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What are the Differences Between a Heat Pump and an Air Conditioner?

What are the Differences Between a Heat Pump and an Air Conditioner?

We get asked this question a lot. “What is the difference between a heat pump and regular A/C”? In many ways, an air conditioner and heat pump function in the same way. But, there are some differences that are especially significant to homeowners in the Tacoma, Bremerton, Gig Harbor, and Federal Way areas.

The biggest mechanical difference between a heat pump and air conditioner is that a heat pump can transfer heat in two different directions.

  1. A heat pump can transfer heat from the interior of your home to the exterior of your home. That results in cooling.

  2. A heat pump can also transfer heat from the exterior of your home to the interior of your home. That results in heating.

Similar to your car – a heat pump can go forward or reverse. But, an air conditioner can only transfer heat in one direction.

  1. Heat from the interior of your home to the exterior of your home. That results in cooling.

An air conditioner takes any heat from inside your home and sends it outside. Unlike a heat pump, A/C can only transfer heat in one direction (out), so it cannot heat your home.

The biggest functional differences between a heat pump and an air conditioner is:

A heat pump can also heat your home.

An air conditioner cannot supply heat.

 

What is the #1 Advantage of a Heat Pump over A/C?

More and more in our Pacific Northwest climate, we are using air conditioning 6-months out of the year. With a heat pump, you can affordably heat and cool your entire home or a single room with one system.

Depending on the heat pump model, most can heat more efficient than other energy sources, such as gas furnaces, electric furnaces, oil furnaces, etc. Also, heat pumps usually have a higher SEER* rating. So, in certain cases, they can be more efficient than A/C’s, especially window-mounted units.

* SEER stands for Seasonal Energy Efficiency Ratio. The SEER rating of a unit is the cooling output during a typical cooling-season divided by the total electric energy input during the same period. The higher the unit’s SEER rating, the more energy efficient it is. (source Wikipedia)

 

What is the Advantage of a Ductless Heat Pump?

A considerable advantage of a ductless heat pump is that it doesn’t need ductwork. So, if your ducts are old and need to be replaced; this could be a cost-effective solution.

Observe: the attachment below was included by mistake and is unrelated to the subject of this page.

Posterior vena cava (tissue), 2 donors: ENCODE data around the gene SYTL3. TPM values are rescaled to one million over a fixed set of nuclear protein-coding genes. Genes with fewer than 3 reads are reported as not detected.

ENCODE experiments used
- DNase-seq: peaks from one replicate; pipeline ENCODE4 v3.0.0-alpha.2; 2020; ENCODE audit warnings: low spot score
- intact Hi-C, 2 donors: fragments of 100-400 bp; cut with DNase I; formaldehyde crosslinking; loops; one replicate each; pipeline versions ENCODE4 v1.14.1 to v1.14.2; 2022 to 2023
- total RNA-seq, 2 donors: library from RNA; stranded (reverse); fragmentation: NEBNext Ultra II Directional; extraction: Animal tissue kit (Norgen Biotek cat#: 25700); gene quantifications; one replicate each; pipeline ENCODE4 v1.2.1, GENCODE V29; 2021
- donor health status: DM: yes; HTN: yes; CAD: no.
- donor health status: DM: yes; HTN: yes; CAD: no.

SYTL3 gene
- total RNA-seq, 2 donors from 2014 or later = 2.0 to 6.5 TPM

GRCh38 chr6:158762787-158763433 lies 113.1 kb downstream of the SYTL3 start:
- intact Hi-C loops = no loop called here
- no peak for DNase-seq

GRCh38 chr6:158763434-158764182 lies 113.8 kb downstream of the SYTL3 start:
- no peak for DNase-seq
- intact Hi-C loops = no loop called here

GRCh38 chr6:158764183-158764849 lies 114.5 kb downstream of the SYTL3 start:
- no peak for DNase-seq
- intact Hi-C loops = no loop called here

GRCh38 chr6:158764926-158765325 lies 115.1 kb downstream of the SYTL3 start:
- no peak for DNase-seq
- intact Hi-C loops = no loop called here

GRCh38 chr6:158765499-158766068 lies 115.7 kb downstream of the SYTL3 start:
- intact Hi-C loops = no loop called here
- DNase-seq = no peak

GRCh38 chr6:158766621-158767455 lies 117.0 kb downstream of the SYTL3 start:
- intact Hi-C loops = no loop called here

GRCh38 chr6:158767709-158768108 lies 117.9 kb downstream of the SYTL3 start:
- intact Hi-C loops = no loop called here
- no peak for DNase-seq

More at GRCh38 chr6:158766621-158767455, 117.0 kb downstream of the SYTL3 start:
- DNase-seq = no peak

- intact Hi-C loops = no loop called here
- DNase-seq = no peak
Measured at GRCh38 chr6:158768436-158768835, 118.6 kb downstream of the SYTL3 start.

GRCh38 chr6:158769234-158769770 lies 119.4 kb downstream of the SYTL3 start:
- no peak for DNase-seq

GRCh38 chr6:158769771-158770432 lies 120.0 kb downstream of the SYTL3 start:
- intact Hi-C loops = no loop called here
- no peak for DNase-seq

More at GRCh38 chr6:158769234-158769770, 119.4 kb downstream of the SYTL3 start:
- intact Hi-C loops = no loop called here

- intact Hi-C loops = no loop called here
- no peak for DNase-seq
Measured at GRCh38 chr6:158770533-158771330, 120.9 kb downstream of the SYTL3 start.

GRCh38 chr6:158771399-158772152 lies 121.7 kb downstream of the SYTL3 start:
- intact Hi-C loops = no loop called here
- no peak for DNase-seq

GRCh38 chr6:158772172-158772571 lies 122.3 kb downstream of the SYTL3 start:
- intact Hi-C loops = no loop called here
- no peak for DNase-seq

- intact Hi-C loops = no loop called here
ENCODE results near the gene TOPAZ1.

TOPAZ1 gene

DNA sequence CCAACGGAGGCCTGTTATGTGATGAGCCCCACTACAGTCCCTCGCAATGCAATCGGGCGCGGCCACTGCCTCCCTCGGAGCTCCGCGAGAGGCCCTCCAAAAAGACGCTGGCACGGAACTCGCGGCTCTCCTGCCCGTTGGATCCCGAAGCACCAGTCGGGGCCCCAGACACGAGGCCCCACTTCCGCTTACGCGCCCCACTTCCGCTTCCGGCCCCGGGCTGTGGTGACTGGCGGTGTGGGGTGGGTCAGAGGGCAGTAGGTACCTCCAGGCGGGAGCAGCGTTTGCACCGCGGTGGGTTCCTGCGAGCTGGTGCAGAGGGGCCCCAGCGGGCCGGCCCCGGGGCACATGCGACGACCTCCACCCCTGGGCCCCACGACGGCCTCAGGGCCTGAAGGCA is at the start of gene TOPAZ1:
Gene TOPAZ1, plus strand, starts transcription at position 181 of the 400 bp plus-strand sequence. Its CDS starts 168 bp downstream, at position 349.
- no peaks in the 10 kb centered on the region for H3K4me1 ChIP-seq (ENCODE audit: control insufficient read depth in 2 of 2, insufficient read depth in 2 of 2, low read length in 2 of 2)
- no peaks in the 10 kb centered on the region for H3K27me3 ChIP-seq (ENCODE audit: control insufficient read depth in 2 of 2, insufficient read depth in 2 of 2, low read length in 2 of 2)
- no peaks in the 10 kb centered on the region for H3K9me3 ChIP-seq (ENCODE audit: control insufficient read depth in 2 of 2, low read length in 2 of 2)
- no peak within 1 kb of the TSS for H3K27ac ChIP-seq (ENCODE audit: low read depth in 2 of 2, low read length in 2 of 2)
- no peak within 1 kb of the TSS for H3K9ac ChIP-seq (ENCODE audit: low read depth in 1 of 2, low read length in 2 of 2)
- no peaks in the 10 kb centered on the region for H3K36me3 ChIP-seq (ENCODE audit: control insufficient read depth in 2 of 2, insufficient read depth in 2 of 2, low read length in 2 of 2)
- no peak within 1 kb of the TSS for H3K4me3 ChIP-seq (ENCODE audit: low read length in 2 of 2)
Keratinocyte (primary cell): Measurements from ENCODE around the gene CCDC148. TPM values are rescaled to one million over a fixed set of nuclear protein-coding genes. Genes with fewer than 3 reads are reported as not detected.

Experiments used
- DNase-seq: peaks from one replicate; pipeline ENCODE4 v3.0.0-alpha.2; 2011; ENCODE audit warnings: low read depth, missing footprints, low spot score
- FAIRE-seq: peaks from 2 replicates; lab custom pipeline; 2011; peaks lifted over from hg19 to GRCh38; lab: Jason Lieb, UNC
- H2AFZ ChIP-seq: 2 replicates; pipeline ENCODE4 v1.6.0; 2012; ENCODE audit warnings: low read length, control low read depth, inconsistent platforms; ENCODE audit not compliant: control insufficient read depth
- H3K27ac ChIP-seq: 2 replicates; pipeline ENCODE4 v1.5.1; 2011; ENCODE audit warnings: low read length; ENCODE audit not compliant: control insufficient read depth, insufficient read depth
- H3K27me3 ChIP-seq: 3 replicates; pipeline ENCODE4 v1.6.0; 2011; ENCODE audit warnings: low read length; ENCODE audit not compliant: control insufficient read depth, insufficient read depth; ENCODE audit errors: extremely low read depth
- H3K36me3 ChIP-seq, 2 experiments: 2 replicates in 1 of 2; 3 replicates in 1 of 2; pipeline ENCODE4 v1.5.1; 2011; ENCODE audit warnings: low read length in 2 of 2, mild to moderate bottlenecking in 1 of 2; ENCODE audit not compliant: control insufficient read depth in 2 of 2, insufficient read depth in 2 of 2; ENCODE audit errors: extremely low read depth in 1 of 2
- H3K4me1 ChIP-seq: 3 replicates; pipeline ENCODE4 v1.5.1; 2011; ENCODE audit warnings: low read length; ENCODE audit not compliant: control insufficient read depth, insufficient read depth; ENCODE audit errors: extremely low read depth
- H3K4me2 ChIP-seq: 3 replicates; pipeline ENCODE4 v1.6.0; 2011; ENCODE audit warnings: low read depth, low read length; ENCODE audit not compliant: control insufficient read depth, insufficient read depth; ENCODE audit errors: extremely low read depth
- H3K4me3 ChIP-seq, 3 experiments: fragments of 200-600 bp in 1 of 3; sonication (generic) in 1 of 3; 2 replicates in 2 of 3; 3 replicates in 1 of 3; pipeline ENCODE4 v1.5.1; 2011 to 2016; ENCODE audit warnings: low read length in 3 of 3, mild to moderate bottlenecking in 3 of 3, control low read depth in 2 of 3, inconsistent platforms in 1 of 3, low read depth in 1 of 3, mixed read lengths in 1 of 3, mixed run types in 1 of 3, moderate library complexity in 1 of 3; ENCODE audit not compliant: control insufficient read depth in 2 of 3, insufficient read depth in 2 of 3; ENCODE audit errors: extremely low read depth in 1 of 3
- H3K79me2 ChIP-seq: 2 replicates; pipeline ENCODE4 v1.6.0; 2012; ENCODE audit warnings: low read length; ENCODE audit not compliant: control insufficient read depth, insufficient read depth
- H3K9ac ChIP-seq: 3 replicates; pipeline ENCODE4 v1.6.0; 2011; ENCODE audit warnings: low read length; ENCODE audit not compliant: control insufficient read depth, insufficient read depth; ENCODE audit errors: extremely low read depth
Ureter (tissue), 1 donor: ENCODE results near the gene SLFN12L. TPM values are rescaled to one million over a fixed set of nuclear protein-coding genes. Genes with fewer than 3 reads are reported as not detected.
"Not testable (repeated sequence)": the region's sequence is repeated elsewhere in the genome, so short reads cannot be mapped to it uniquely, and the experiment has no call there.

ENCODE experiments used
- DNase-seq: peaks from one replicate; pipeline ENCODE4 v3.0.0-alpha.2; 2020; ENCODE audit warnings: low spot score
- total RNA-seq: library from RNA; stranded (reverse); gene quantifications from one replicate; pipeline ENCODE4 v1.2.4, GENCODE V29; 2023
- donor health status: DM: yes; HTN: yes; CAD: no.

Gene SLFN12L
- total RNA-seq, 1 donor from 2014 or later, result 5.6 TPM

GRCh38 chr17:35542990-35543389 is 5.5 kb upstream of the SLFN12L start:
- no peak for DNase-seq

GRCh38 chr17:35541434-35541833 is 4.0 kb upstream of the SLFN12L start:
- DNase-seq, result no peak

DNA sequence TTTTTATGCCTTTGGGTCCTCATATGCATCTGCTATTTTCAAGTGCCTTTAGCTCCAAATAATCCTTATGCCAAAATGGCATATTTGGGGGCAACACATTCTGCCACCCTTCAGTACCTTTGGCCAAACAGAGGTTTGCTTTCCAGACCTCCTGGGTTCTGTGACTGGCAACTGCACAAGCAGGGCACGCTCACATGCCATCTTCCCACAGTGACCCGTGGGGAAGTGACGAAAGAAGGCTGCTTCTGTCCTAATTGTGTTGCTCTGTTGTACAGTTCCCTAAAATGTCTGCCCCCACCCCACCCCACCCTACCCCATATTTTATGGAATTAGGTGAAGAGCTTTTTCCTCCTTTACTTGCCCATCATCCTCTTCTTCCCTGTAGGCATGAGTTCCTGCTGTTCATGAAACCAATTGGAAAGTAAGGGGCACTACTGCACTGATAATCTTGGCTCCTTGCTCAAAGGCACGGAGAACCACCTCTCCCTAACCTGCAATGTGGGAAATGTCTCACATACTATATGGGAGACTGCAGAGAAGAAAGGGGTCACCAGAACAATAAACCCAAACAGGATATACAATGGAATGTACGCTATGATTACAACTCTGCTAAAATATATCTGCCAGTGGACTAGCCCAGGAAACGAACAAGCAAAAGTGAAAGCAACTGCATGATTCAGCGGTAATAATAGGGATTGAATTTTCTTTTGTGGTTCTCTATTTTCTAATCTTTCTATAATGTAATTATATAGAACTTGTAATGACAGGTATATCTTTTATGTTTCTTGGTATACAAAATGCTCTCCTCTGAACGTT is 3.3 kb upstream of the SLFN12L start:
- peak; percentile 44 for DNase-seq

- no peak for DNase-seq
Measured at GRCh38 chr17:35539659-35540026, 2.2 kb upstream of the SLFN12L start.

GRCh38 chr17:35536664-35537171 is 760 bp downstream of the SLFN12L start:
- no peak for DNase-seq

Another use is if you have a space that never had ductwork in the first place, like an addition. You can get heat and air into the space quickly and easily.

Similar to a heat pump and air conditioner, a ductless heat pump has an outdoor unit; and a small indoor unit that hangs on the wall. You can see an example here.

A ductless heat pump is perfect for a bedroom or common living area that is hard to heat or cool. Ductless heat pumps are also one of the most efficient sources of heating and cooling.

 

Can a Heat Pump Completely Replace my Furnace?

The answer is yes. Heat pumps work very well in the Tacoma, Bremerton, Gig Harbor, and Federal Ways areas. So, rather than replace your furnace with a conventional gas, propane, oil, or electric furnace consider a heat pump. If you have an electric furnace, a heat pump is much more cost effective and will save you up to 70% in energy costs because it will be the primary source of heat for your home, and will only rely on an electric furnace as emergency “back-up” heat on those very cold days.

So, when the cold winter comes and your A/C is off, your heat pump is still working. But instead of cooling your home, it’s heating it.

Also note, a whole house, or a central heat pump is installed using your existing ductwork. Therefore, all of the areas heated by your current system will continue to be heated and cooled with the heat pump.

 

How Do I Find out More About Rebates and Incentives for Heat Pumps?

Another great thing about heat pumps is rebates! Are you a Tacoma Power customer? If so, check out the links below. There are several rebates available for heat pumps.

You can also visit the federally funded NC Clean Energy Technology Center’s website to find out about available incentives in Washington State.

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